Hammer Baroque, continues offering the best of an era Reply

Review by Judith Caldwell

Tenor Bud Roach sang a short concert of largely English airs by Henry Lawes and his contemporaries, with three Italian airs from the same period included for good measure. Roach accompanied himself on the 14 string Theobro, a large bass lute used in the 16th century which Roach joked about needing a wide angled lens to photograph and could, on occasion, be 14 strings of chaos. Not so today when played by a master musician. The sizeable audience were clearly anticipating a program of quality music and that is what was offered. The same program was recently performed by Roach in New York, where it was well received.

Tenor Bud Roach of Hammer Baroque

The theme of the concert was the mystery of night and the contest between night and day. On this afternoon night won resoundingly. ‘O Envious Day’ by John Wilson began the first set which then moved on to the ‘Meaner Beauties of the Night’, a beautiful song by that prolific composer Anonymous. Then Lawes and Wilson plumbed the depths of sorrow and reminded us to enjoy the day before we ‘molder in the forgotten dust’. The first set finished with Wilson’s ‘Languish and despair, my heart’ which ended in a howl of despair – desolate stuff for a dreary afternoon, even if it was beautiful music. The Italian section by Saracini, Melli and Merula was just as lovely, expressing longing and ultimate retreat, and little hope for a victory for Day. Finally in the last four songs by Henry Lawes, even though Chloris ‘our bright sun’ was presented with glorious flowers, she tormented with lost love, died and was mourned in a very moving song. The program ended with a song by Lawes brother, the more famous William Lawes, who warned us to ‘Gather ye rosebuds whilst you may’. The overall tone of the concert was dark, but the music was beautiful and the way Roach performed it showed that he clearly loves this music and wants to encourage others to do the same.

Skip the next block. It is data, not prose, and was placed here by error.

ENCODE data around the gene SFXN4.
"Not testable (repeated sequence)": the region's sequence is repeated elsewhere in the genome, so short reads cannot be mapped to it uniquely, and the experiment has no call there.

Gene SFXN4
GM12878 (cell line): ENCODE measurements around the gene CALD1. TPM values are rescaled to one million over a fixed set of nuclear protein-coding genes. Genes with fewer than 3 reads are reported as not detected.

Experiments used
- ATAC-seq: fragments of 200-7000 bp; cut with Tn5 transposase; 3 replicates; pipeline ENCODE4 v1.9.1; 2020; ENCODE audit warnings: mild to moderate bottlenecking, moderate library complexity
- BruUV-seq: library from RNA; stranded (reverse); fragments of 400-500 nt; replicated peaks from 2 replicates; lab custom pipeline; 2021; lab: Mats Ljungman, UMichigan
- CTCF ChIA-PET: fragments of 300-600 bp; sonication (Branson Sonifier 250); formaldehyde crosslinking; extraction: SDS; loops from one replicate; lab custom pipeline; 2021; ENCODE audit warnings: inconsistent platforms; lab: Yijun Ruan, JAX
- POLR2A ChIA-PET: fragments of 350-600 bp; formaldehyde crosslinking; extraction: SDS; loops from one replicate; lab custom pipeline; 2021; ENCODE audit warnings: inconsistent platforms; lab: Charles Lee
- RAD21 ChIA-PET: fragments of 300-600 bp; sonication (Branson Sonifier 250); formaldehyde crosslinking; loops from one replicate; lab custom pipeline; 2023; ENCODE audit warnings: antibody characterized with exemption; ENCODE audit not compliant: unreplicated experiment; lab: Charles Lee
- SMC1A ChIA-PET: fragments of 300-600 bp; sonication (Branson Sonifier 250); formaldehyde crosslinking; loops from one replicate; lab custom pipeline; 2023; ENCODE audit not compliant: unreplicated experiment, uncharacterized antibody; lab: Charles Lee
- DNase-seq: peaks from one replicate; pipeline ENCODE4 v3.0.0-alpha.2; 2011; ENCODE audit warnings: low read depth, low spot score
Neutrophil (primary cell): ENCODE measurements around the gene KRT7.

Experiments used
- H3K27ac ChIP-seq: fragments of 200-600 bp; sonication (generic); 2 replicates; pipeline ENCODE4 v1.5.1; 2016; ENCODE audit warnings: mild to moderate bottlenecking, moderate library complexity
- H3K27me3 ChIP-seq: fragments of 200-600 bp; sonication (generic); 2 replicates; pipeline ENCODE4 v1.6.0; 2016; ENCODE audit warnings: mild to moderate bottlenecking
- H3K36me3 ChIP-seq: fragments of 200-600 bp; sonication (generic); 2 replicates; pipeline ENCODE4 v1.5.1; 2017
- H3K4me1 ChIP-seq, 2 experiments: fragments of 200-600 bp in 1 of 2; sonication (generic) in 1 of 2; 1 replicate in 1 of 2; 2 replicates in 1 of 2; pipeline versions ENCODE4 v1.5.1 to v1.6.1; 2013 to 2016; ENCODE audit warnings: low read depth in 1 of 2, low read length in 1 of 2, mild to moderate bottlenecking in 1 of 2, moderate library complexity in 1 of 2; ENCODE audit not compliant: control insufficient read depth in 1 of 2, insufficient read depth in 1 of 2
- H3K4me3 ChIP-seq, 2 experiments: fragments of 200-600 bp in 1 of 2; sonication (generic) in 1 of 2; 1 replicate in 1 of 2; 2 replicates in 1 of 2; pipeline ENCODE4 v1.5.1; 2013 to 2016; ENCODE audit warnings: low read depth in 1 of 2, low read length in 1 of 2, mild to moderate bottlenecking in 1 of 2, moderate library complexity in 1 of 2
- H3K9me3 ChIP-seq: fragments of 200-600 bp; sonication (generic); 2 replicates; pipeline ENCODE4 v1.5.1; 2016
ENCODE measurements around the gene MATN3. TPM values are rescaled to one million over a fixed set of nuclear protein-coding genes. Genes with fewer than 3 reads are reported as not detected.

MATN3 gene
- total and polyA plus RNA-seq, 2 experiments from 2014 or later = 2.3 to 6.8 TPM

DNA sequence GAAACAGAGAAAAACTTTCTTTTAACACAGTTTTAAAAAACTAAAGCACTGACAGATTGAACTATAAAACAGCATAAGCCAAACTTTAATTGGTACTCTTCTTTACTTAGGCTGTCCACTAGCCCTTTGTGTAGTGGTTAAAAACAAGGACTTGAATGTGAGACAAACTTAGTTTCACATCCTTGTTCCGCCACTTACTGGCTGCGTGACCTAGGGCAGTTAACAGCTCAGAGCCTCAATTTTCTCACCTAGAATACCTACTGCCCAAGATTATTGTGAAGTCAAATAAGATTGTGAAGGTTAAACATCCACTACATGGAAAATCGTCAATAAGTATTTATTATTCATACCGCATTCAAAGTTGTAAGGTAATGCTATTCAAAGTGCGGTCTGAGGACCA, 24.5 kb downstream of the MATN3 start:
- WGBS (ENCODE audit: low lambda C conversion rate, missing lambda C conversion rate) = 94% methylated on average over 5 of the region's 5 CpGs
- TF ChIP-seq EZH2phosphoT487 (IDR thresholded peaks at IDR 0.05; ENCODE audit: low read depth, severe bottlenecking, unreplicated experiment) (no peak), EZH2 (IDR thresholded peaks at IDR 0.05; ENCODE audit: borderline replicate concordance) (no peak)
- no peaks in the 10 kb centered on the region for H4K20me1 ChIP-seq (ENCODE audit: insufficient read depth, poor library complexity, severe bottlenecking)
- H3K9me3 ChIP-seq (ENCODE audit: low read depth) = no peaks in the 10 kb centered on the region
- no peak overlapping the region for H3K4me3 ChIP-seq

January concerts of Hammer Baroque can be found at http://www.hammerbaroque.com

Advertisements

Leave a Reply

Fill in your details below or click an icon to log in:

WordPress.com Logo

You are commenting using your WordPress.com account. Log Out /  Change )

Google+ photo

You are commenting using your Google+ account. Log Out /  Change )

Twitter picture

You are commenting using your Twitter account. Log Out /  Change )

Facebook photo

You are commenting using your Facebook account. Log Out /  Change )

Connecting to %s